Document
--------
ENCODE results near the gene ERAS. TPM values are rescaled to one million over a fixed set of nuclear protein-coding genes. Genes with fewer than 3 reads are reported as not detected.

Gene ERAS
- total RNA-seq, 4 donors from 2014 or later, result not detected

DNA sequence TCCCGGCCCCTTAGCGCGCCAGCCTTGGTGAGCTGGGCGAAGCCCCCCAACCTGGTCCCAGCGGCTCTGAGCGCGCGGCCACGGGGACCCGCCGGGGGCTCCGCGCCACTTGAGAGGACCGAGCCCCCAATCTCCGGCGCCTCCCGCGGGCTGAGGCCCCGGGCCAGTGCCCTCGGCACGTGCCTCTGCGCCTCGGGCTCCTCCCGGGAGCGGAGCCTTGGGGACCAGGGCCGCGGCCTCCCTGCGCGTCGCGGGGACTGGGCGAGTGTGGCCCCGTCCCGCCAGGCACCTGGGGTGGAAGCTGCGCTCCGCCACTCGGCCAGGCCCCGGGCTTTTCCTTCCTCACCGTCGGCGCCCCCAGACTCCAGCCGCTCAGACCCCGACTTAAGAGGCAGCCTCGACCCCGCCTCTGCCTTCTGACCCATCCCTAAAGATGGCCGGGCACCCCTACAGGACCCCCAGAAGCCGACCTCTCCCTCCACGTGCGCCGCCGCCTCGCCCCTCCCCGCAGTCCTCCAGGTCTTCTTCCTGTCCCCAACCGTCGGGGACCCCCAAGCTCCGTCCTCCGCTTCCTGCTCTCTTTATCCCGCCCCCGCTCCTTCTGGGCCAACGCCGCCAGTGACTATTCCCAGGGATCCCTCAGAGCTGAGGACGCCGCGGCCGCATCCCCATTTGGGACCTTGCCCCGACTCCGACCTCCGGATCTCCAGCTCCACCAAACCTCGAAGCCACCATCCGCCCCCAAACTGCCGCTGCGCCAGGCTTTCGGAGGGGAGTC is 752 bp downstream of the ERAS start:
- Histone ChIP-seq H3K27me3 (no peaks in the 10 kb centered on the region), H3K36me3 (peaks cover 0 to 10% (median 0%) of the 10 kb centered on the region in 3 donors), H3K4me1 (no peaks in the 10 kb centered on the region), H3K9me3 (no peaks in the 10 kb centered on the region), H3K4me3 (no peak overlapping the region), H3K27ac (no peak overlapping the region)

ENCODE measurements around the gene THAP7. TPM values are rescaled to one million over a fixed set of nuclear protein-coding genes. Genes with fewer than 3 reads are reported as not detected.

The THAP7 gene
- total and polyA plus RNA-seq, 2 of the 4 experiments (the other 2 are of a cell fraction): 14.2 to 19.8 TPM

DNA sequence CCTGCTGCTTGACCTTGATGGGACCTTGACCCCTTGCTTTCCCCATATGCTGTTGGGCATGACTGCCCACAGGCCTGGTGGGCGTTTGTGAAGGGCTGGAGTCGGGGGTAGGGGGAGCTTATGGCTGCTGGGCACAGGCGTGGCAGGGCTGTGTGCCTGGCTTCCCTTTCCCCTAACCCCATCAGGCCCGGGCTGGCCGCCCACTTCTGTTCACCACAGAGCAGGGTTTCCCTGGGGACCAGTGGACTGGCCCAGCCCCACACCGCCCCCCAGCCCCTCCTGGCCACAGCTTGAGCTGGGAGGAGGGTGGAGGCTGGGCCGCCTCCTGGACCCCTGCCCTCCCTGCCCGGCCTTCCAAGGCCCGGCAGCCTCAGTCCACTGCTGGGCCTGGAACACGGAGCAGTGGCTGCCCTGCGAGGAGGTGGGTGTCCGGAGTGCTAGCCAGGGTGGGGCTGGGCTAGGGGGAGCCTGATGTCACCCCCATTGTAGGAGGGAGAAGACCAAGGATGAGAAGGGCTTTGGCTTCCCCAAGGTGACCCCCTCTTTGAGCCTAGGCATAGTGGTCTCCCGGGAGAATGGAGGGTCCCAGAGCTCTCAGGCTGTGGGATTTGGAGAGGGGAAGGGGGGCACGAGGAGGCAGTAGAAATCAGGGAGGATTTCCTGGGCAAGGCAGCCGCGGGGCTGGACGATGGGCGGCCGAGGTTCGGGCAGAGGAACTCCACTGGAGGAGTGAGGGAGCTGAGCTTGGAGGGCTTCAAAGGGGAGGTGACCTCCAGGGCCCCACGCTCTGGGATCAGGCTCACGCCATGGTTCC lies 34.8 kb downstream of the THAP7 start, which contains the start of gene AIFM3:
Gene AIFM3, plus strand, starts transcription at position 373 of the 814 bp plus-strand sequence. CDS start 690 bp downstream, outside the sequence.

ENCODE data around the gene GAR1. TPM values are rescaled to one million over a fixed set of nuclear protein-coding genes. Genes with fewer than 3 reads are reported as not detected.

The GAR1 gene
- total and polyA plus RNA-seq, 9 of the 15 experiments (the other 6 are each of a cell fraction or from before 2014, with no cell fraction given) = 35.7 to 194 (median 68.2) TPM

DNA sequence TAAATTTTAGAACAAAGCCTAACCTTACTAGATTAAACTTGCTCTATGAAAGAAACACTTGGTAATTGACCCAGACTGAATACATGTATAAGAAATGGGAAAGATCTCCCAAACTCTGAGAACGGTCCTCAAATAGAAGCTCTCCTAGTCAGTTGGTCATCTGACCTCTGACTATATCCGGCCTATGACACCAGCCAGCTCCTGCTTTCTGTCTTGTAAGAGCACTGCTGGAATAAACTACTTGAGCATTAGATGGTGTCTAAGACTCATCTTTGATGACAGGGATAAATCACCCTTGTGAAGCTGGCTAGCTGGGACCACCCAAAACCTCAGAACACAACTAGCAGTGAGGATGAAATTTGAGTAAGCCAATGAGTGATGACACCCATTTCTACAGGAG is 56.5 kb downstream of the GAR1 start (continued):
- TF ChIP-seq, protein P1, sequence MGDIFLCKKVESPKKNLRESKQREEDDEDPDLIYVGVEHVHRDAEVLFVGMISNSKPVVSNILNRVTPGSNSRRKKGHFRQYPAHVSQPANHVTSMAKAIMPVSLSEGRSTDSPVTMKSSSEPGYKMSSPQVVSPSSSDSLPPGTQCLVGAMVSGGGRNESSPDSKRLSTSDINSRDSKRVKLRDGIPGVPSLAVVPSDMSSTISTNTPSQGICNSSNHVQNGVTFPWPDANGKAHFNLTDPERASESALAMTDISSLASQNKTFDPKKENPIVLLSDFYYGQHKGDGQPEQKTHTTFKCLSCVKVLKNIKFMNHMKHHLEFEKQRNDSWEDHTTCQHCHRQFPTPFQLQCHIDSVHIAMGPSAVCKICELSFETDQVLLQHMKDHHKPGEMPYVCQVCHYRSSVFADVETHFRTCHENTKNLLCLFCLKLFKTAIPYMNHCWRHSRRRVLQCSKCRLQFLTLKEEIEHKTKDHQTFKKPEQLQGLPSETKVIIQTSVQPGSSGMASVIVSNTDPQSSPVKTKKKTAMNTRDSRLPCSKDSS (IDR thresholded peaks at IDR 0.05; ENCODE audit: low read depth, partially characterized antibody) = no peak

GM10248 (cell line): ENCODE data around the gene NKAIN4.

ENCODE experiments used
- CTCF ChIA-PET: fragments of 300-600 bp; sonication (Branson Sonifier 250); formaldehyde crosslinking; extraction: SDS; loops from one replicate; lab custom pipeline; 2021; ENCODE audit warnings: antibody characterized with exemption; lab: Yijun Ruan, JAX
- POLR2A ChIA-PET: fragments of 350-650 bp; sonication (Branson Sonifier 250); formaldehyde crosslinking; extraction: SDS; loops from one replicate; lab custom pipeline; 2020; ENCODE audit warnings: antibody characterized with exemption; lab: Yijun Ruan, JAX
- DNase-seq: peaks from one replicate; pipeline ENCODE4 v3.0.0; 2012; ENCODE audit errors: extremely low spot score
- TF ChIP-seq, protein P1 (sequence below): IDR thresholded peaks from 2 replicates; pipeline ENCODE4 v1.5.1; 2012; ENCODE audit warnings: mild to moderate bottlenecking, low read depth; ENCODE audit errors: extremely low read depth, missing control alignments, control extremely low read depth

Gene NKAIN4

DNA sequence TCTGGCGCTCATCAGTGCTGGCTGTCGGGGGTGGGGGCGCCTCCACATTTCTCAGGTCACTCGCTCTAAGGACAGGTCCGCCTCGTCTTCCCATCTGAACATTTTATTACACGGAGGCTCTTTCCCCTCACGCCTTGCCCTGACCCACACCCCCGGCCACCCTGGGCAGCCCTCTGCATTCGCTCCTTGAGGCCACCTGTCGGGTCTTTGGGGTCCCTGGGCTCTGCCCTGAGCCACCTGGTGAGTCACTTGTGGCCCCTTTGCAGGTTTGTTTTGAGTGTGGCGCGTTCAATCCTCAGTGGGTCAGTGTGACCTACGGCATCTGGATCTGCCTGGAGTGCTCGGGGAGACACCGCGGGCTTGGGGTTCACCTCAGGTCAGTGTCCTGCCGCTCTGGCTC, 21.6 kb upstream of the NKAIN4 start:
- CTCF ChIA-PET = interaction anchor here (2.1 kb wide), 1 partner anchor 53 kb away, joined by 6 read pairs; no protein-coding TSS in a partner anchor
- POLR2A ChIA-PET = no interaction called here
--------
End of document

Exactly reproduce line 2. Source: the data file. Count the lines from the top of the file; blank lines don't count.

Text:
Gene ERAS